“Flamenca” at #Kzoo2016 (2): notes from roundtable + tidied fuller version of talk


This post is a follow-up to “Flamenca” at #Kzoo2016 (2016-05-09)

Text, after, culture, ecocriticism, time

Added intro: all of us on this panel—Lisa Bevevino, Hartley Miller, Darrell Estes, and myself—were talking, in one form or another, about transformation: so that’s the fil conducteur that continues here… (more…)

“Flamenca” at #Kzoo2016: (UPDATED 2018: manuscript online &) rough list of editions & translations


Bibliothèque d’agglomération de Carcassonne. Ms. 34 (anciennes cotes : n° 2703 ; n° 2176). Digitised and freely available online ℅ Occitanica.eu 

A fragmentll. 2713-20–is in the 14th-c. Catalan Vega-Aguiló Codex: Palma de Mallorca, Biblioteca de la Societat Arqueològica Lul·liana, Codex E / Biblioteca de Catalunya mss. 7-8.


François Juste Marie Raynouard’s 1812 edition of excerpts of Flamenca appear in “Notice de Flamenca, poëme provençal, manuscrit dans la Bibliothèque municipale de Carcassonne, no. 681,” Notices et extraits des manuscrits de la Bibliothèque nationale et autres bibliothèques vol. XIII part 2 (Paris, 1827): 80-132; and in Choix de poésies originale des troubadours (Paris, 1816-21); and in Lexique roman (Paris, 1838-44).
NOTES: extracts with French prose translations (more…)

“Flamenca” at #Kzoo2016 (1): before the climactic event, an introduction to international medievalist congress

The Old Occitan Romance of Flamenca has long been known, to Occitanists and other similarly fine noble persons of taste and distinction as A Good Thing. And fine, noble, etc.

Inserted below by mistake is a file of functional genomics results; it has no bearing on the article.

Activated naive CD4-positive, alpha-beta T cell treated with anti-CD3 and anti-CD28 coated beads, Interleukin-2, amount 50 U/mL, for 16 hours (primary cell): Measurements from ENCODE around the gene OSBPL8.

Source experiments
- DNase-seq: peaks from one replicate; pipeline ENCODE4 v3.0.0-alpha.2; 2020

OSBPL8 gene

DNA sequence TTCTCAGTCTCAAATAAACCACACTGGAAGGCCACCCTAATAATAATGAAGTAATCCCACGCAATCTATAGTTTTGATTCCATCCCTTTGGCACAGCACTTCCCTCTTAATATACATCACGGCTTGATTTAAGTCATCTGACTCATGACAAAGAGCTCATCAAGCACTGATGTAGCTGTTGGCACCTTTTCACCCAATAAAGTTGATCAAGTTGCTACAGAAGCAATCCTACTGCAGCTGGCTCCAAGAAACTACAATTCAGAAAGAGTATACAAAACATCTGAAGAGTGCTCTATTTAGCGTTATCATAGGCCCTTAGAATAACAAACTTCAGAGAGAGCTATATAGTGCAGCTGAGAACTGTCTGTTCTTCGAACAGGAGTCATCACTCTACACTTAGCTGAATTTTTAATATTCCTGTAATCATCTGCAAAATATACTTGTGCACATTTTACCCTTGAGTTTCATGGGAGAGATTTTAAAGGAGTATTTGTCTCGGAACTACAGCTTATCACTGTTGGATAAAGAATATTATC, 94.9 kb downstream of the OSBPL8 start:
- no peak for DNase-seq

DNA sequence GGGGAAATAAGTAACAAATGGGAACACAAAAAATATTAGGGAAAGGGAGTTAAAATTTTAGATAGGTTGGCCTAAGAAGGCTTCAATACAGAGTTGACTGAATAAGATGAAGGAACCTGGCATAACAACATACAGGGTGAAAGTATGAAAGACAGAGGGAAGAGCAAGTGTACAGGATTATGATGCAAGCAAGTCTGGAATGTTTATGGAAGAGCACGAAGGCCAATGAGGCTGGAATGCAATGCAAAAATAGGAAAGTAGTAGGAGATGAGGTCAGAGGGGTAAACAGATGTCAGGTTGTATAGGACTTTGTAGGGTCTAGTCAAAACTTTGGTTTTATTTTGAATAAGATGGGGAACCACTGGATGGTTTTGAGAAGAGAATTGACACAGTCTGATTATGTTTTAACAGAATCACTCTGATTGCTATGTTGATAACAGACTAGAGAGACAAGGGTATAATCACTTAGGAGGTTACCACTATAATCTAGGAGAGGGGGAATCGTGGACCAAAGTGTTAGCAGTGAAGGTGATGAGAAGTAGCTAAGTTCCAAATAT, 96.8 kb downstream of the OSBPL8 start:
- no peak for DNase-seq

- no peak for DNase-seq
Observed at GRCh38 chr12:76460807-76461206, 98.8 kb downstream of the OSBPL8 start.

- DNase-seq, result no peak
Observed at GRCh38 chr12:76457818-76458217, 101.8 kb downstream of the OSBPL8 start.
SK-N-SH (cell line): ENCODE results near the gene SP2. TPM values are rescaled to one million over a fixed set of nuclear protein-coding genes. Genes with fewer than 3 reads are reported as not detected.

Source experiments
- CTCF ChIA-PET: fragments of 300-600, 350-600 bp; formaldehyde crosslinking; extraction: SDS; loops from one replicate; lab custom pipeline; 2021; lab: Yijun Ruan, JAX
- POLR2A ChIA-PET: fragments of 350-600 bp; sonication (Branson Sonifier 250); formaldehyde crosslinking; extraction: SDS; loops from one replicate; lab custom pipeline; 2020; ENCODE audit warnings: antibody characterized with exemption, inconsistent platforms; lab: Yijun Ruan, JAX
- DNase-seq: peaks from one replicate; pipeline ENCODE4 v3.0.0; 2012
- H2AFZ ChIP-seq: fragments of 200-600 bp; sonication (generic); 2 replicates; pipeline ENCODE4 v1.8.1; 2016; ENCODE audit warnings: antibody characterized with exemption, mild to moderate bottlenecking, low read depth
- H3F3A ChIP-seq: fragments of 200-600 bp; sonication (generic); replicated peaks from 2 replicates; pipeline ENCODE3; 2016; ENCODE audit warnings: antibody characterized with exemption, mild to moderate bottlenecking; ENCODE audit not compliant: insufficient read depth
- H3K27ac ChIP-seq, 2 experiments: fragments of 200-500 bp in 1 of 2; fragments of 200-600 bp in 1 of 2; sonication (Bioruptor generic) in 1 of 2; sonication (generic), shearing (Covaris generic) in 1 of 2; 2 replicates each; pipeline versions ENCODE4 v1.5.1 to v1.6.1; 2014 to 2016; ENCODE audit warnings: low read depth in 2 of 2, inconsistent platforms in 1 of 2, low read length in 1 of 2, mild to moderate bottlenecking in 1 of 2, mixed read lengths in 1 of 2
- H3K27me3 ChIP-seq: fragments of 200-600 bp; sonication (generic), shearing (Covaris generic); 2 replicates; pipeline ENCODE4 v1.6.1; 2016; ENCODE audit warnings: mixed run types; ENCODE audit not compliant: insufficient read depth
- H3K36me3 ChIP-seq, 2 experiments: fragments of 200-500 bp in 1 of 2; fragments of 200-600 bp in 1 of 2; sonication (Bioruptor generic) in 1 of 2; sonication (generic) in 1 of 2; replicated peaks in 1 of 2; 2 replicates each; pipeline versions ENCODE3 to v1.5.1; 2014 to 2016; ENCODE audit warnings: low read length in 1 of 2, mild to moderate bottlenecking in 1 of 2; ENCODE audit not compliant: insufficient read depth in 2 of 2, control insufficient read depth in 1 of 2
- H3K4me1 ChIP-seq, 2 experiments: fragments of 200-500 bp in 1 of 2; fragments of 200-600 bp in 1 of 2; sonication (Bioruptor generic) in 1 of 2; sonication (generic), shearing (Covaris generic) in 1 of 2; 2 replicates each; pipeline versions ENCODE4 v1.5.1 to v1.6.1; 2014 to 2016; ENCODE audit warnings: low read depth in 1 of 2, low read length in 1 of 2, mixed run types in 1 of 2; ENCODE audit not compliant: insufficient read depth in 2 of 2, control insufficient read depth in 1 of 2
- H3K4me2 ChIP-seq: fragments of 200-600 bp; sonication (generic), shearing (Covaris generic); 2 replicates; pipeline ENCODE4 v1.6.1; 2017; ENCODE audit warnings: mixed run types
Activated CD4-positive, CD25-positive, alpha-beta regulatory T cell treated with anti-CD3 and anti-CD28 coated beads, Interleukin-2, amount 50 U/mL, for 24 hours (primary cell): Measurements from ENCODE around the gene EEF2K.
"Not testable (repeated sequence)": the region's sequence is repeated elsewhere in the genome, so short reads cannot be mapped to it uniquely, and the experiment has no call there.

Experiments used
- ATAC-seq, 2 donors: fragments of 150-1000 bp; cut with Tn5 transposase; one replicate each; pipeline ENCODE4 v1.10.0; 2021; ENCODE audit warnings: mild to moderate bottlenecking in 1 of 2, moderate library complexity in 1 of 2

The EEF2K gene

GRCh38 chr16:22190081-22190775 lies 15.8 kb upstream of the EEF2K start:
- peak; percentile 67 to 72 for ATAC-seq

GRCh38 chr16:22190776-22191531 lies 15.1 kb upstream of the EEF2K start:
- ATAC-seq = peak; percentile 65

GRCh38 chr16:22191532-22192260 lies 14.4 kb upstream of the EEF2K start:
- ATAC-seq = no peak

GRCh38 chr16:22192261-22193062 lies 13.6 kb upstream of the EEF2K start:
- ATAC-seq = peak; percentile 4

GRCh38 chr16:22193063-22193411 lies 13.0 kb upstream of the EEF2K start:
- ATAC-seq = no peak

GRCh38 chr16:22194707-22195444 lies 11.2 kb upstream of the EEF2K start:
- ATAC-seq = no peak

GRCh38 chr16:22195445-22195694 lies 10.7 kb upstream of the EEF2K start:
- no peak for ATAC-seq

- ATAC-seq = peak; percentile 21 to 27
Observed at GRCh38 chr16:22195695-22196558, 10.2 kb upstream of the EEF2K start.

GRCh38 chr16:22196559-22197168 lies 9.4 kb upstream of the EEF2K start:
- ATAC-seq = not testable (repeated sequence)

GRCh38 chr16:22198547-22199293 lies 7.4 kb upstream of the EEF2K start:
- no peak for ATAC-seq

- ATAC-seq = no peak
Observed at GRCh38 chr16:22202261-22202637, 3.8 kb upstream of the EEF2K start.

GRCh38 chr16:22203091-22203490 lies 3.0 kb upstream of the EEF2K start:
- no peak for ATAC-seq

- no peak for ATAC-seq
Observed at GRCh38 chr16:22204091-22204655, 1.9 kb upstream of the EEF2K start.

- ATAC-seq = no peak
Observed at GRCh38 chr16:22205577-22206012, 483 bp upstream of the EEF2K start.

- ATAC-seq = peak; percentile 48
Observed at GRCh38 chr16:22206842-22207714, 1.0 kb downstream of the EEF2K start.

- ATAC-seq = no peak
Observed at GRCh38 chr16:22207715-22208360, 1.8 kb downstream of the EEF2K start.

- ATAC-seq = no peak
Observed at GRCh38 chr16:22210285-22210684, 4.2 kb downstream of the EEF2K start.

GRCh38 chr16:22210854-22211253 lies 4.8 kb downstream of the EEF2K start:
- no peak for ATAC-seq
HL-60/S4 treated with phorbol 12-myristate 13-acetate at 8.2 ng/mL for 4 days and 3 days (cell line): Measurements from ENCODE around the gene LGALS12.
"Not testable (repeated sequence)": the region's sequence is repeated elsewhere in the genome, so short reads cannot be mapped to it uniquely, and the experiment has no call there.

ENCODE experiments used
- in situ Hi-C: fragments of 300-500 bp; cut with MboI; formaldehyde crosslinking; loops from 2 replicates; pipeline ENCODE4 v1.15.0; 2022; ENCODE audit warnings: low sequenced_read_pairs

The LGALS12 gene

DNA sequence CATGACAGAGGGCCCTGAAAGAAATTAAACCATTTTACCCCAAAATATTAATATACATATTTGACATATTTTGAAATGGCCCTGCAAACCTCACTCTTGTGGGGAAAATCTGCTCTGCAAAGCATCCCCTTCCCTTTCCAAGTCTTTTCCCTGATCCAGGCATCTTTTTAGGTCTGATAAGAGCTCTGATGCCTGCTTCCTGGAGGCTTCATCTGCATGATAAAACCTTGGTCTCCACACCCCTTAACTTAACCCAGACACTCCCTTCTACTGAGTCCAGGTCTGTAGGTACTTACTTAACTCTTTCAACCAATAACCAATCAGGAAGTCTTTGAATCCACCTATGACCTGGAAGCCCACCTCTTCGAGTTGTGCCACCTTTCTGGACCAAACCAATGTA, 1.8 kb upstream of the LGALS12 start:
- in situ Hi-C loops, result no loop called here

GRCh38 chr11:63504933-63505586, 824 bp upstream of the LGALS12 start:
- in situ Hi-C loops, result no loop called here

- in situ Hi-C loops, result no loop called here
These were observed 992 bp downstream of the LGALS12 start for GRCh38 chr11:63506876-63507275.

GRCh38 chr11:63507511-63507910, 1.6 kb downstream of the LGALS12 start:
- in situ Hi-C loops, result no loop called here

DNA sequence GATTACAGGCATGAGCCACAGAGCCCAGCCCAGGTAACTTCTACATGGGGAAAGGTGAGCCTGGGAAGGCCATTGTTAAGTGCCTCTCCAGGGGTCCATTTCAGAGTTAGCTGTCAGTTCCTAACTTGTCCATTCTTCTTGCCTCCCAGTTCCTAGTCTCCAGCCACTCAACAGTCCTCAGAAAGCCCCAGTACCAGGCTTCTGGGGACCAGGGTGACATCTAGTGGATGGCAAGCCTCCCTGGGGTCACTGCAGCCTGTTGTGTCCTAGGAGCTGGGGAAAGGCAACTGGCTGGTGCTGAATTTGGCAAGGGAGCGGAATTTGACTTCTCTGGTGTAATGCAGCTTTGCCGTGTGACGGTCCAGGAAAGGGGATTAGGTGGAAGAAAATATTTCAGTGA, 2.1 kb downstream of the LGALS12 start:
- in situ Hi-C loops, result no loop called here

It has been growing in repute. Part of that is its availability in four new paperback editions and translations, all in the last ten years. In Medievalist, publication, and book-historical terms this is Major.

Here’s a rough list, in chronological order, of editions and translations. (more…)

Magpies (1): on Eugene Onegin, birds of an intelligent variety, how one might distinguish these birds from other birds and from one another and why one might wish to do so, and language teaching


As promised a week ago: magpies.

I was thinking about birds back in July, partly because I had finally got around to reading Sarah Kay’s Parrots and Nightingales: Troubadour Quotations and the Development of European Poetry (2013). This reading and thinking went on hold because a family member ended up in hospital and that rather took priority. While tidying my office, I found the notes I’d taken (mostly on a train so the writing is harder than usual to decipher). They will duly be squinted at, hopefully deciphered and transcribed, and continued and rendered coherent. Wish me luck, my handwriting is bad at the best and slowest-writing of times.

So. Parrots and nightingales.

I was reminded of birds and citation while watching Tchaikovsky’s Eugene Onegin a week or so ago (thanks to my hosts JJI and CIJ, and others in that good company). The opening scene is woven around a “saw” about heaven sending you habit instead of happiness; and that stability, solid banality, being something you settle for instead of wanting Great Exciting Things (= men, in this opera’s case) In Life. Here’s the full text: (more…)

Democratic “Flamenca”: read it online for free, and relatively cheaply in paperback

Images in the rest of this post are linked to their places of origin (online project, publisher’s website page for an edition) and open in new tabs/windows.

  • two online resources
  • four paperbacks, published between 2008 and 2015, ranging in price from €9.20 to €40.00



[Dedicated to the dedicated Valerie Michelle Wilhite.]

This post is a spin-off from an abstract I was writing for a call for papers, which I’m also sharing and redistributing immediately here below. It’s an idea for an ideal (post-book) edition of the 13th-c. Occitan Flamenca, and the post is punctuated with illuminations from Scarfolk Council*. You see, I am still being rather overcome with joy because of two things:

  • Flamenca is gaining recognition (a steady happiness since May), and
  • yesterday, my copy of Discovering Scarfolk arrived.